1-Year-Old Boy Fatally Mauled by 2 Dogs in Fresno

March 25, 2019 Updated: March 25, 2019

FRESNO, Calif.—A 1-year-old boy who wandered out of his grandparents’ house in Fresno was fatally mauled in their front yard by two roaming dogs.

Lt. Mark Hudson said other children in the house alerted the boy’s grandmother to the attack on Friday. He said she ran outside and tried to get the Rottweilers off the child and was also attacked.

Hudson said the boy’s grandfather used a hose to fend them off.

2-year-old Rottweiler
A 2-year-old Rottweiler at the Middletown Humane Society on May 4, 2016. (Holly Kellum/Epoch Times)

Officers who responded to the attack performed CPR on the boy. He was then taken to a hospital, where he was pronounced dead.

Hudson said animal control officers found the dogs several blocks away. Investigators were trying to determine whether they were strays or had an owner.

He had no immediate information on the extent of the grandmother’s injuries.

Research On Dog Bite Incidents

DogsBite.org says that “each day, about 1,000 U.S. citizens require emergency care treatment for serious dog bite injuries. Annually, about 9,500 citizens are hospitalized due to dog bite injuries.”

In a 13-year analysis, the website says that of 433 fatal dog attacks in the United States, pit bulls contributed to 66 percent, or 284 deaths.

Rottweilers, the second on the list, inflicted 10 percent of attacks that resulted in human death, the report says.

A rottweiler. (Caronna/Wikipedia Commons)

German shepherds accounted for 4.6 percent of fatal attacks.

Mixed-breed dogs accounted for 3.9 percent and the American bulldog was next at 3.5 percent, the report said.

The Mastiff and Bullmastiff accounted for 3.2 percent of deaths.

Mastiffs
Mastiffs at the Westminster Dog Show in New York, Feb. 11, 2014. (Samira Bouaou/Epoch Times)

Last on the list were huskies, which accounted for 3 percent of fatal attacks.

The report compiled fatal dog attacks between 2005 and 2017, showing that 48 percent of the victims were children aged 9 or younger.

Do Animals Grieve Their Owners’ Death?

Animals don’t grieve the way humans beings mourn, but they do feel emotional when they sense things around them are not normal, according to The Nest.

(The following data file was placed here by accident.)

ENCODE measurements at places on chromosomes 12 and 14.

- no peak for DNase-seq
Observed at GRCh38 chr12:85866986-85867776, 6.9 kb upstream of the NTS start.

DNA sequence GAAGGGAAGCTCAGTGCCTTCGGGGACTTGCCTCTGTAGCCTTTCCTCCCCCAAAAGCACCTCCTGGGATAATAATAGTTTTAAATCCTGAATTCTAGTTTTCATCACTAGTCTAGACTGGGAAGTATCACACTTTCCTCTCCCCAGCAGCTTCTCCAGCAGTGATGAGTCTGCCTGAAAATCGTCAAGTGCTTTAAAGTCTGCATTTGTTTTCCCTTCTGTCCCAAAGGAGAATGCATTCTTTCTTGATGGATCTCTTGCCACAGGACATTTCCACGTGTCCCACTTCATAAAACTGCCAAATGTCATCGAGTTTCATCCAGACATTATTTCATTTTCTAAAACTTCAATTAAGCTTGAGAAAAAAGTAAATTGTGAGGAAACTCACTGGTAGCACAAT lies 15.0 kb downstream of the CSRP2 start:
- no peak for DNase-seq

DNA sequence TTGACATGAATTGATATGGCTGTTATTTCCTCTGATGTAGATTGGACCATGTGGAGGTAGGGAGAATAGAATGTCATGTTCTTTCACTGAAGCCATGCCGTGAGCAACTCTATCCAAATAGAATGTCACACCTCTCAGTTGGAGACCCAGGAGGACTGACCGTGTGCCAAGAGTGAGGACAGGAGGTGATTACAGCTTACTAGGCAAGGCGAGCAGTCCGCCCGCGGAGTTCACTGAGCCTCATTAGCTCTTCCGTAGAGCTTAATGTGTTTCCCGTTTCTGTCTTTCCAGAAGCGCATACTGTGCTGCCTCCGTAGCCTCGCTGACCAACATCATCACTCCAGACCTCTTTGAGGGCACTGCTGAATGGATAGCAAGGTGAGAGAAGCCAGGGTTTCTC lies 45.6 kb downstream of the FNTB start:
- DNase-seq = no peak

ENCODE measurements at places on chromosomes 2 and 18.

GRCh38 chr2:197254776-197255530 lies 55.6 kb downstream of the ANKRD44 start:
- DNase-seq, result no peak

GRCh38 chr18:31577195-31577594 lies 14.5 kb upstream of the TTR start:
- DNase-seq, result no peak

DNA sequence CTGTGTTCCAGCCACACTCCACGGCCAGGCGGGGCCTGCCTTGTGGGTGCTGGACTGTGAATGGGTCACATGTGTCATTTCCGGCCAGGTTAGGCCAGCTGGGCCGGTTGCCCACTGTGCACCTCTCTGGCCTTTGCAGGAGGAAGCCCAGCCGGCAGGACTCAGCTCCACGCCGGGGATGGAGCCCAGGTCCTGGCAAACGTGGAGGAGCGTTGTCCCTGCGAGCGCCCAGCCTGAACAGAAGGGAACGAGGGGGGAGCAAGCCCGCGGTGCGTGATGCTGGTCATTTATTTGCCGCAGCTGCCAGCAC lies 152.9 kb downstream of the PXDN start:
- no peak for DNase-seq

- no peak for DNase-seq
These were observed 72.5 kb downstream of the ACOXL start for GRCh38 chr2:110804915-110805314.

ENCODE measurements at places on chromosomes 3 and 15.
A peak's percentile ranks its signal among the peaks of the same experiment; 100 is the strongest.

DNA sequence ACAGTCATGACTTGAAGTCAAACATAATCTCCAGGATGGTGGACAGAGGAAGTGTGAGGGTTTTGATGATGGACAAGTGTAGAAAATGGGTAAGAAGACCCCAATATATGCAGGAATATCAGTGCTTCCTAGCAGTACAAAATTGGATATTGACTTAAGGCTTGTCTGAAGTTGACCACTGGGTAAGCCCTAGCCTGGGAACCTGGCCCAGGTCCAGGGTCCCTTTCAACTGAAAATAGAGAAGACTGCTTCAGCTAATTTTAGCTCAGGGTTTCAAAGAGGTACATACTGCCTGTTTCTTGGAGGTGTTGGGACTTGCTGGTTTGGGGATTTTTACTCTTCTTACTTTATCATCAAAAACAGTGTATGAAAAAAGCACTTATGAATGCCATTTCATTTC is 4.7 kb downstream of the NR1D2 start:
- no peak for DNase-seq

“If an animal’s human companion suddenly disappears, it can be confusing, and can even lead to depression,” wrote Lisa McQuerrey.
Animals can form an emotional bond with their caretakers and can even go in search of them when they don’t find them around.
They can exhibit signs of grief by “acting out, demonstrating behavioral issues like destructive chewing, clawing or digging, or suddenly having accidents in the house. Exceptionally sensitive animals may hide, be unwilling to eat, interact or engage with other humans.”

Pets need care when their owner dies. In the United States, there are organizations that care for the pets after their owner dies.
An organization called Animal Friends has admitted 16,263 animals since 2006 that arrived after their owner died, according to the Post Gazette.

‘Most Abused Dogs on Earth’

Animal rights group PETA has said that pit bulls are “the most abused dogs on Earth.”

“Pit bulls are left at shelters in record numbers—and since they are difficult to adopt out, reputable shelters (that don’t slam the door in the dogs’ faces) are finding that they must euthanize more pit bulls and pit bull mixes than all other dogs combined,” the group said.

Karen Delise, research director for the National Canine Research Council and author of “The Pitbull Placebo,” has investigated hundreds of dog bite incidents.

pit bull
A stock photo shows a pit bull (Stock photo of pit bull / CC0)

She wrote in a now-taken down article: “My study of dog bite-related fatalities occurring over the past five decades has identified the poor ownership/management practices involved in the overwhelming majority of these incidents: owners obtaining dogs, and maintaining them as resident dogs outside of regular, positive human interaction, often for negative functions (i.e. guarding/protection, fighting, intimidation/status).”

Also contributing negative functions include “owners failing to humanely contain, control, and maintain their dogs (chained dogs, loose roaming dogs, cases of abuse/neglect); owners failing to knowledgably supervise interaction between children and dogs; and owners failing to spay or neuter dogs not used for competition, show, or in a responsible breeding program,” she added.

The Associated Press contributed to this report.

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